Over the last few years, since mid-2021, food prices in the US have surged at the fastest pace in decades, leading to a food inflation crisis that’s been at the forefront of household concerns and economic discussions alike. According to the U.S. Bureau of Labour Statistics, over the year ending in August 2022, the price of food paid by urban Americans increased by 11.4%, the highest on record since April 1979.
A simple grocery run now has families paying 10% more for food items than they did a year ago. This striking increase is not just affecting family budgets but is also stunting economic recovery and raising serious sustainability questions.
In this article, we take a closer look at this pressing issue, peeling back the layers to understand the causes and implications. We’ll also introduce you to a potential path toward resolution – Open Commerce – a new way of buying and selling essential food items that can possibly offset the impact of this crisis.
The Food Inflation Crisis in the US: A Snapshot
The US inflation rate has been a roller-coaster in recent years. But amid these fluctuations, one sector seems to be consistently on the rise – food prices. The food inflation rate has outstripped the overall rate of inflation for nearly for year, which is one of the widest gaps since the 1970s. This spike in food process is significant and cannot be overlooked, and it’s effect is akin to a slow leak in a car tire, where the compounding effect over time could significantly affect household finances. Already, the average cost of food consumed at home has climbed 11.3%, according to data from the Labour Department, which is a troubling prospect for any family budget.
Consumer research shows that food price inflation has a greater impact on lower-income families, who generally spend a much larger percentage of their disposable income on food. According to data from the USDA, households with the lowest 20% of income spend up to 27% of their income on food, compared to only 7% among the top 20% of income-earning US households. Unfortunately, higher food prices may cause lower-income consumers to suspend critical expenses like routine health care visits, prescriptions or insurance in order to feed their families. This isn’t just a concern for households alone. The broader economy feels the impact as these higher costs potentially stunt economic recovery..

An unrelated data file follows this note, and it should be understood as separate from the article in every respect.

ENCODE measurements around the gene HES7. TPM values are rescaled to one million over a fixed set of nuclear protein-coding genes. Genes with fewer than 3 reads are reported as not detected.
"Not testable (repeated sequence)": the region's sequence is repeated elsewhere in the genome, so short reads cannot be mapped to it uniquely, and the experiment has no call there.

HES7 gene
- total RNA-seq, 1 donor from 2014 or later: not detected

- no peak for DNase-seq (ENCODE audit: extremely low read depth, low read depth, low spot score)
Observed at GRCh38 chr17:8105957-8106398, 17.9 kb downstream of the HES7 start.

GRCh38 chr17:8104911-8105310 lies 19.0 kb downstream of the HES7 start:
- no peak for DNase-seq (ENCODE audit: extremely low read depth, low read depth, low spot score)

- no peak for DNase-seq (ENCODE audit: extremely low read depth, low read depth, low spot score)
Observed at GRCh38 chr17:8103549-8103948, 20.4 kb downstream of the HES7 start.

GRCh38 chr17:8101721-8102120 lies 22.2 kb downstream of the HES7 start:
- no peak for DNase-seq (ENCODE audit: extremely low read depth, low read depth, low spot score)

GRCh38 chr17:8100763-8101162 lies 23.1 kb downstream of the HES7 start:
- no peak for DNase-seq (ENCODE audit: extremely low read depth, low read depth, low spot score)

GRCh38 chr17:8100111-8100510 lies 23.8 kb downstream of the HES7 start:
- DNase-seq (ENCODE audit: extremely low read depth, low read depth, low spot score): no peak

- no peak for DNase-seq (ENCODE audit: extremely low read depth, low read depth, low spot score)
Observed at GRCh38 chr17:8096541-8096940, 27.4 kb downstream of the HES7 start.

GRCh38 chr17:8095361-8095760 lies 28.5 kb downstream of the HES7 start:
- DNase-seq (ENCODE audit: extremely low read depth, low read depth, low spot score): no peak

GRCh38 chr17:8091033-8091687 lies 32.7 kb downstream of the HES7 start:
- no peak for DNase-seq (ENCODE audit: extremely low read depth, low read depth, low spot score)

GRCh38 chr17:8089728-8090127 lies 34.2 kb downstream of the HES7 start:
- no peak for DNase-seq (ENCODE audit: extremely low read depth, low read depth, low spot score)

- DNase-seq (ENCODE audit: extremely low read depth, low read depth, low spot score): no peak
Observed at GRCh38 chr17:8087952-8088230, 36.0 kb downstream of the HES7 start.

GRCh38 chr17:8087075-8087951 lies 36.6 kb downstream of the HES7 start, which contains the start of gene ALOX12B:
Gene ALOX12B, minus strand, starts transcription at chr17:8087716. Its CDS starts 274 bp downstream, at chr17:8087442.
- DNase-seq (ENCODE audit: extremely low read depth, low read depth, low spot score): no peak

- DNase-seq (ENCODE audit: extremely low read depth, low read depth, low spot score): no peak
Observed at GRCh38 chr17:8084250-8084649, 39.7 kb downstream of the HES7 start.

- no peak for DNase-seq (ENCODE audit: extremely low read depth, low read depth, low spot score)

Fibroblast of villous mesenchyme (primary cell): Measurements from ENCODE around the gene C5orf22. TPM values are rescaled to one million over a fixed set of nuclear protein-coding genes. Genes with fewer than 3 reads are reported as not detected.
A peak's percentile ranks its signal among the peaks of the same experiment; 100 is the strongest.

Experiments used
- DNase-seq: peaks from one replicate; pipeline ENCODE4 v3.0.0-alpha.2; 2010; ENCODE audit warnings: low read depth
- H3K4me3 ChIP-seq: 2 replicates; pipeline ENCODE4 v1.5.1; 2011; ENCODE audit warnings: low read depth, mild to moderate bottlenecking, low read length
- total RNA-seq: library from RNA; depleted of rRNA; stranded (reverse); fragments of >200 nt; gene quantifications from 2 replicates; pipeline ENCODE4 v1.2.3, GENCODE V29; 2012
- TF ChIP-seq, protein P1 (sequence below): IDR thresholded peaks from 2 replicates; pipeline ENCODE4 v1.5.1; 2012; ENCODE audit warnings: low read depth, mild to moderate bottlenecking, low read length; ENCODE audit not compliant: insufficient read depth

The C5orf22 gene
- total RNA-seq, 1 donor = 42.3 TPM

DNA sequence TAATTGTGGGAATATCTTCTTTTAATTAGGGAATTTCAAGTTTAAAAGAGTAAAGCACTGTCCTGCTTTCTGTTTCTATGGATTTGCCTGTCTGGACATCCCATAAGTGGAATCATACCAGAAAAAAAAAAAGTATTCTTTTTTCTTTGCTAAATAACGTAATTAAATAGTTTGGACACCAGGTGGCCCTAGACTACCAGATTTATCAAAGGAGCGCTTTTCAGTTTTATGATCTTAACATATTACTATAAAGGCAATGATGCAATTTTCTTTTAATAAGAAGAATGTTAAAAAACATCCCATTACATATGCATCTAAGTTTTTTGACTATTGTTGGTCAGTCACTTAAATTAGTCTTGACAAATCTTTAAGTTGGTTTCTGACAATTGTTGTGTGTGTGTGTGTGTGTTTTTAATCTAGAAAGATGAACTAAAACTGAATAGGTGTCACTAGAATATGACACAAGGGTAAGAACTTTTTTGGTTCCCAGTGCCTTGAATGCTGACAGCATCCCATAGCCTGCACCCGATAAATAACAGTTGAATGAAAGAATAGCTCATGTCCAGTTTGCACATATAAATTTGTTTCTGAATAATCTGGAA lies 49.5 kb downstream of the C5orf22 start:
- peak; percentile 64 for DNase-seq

But why are food prices rising at such an alarming rate?
The Root of the Problem: Broken Supply Chains and Middlemen
The reasons behind the steep food inflation are multi-layered, extending beyond the purview of simple supply-demand dynamics. Yes, unexpected global events, such as the Russian invasion of Ukraine, had nudged up the prices of wholesale food commodities prices, but those have long since fallen back. The more insidious issue is how our current food supply chain is structured.
Disruptions in food supply and distribution have led to increased costs in various parts of the food supply chain. One significant challenge is the issue of the many intermediaries involved in getting food from the farm to the fork. This multi-step, multi-actor process inadvertently inflates the cost of food, as each intermediary along the way takes a cut. Add to this the impact of disrupted supply chains due to global events, and we have a system that is primed for high prices.
Despite their best intentions, the current traditional systems inadvertently contribute to the problem. Helen Dickinson, CEO of the British Retail Consortium, warns that while inflation is expected to ease later this year, “prices are likely to remain elevated as the higher costs throughout supply chains become baked in.” It’s clear that our current approach to food supply isn’t sustainable, economically, or socially.
Combating the Crisis with Open Commerce: The Way Forward
Solving this crisis and reducing food prices can feel almost impossible, but we believe there’s a solution – Open Commerce. Open Commerce is a new way of trading that emphasizes openness, transparency and fair trading across the entire supply chain.
Open Commerce can revolutionise the current supply chain system by cutting down on the number of intermediaries and promoting transparency, we can greatly reduce the costs embedded in the supply chain, which will invariably trickle down to the consumer.
Reducing the food inflation rate will also require building a more resilient global and local supply chain. Recent global events have tested the robustness of our supply chain, with an average of 34.3% of food and drink manufacturers reporting major disruptions. However, Open Commerce makes it possible to build a system that does not depend on single entities that can profit unfairly from the current distribution system but depends on a network of independent but coordinated participants.
In conclusion, it is time to pivot from traditional systems that inadvertently contribute to rising food prices and embrace innovative solutions that promise a way forward. RedCloud has built the world’s first Open Commerce platform that allows all consumer goods value chain stakeholders to trade openly and without any restrictions. This platform is already helping hundreds of thousands of retailers and businesses access essential consumer goods at prices that they can afford by eliminating unnecessary middlemen and can potentially help reduce food prices in the UK.
To find out more about Open Commerce and how it can help build resilient food supply chains and lower food prices, visit our website, www.redcloudtechnology.com to schedule a personal demo.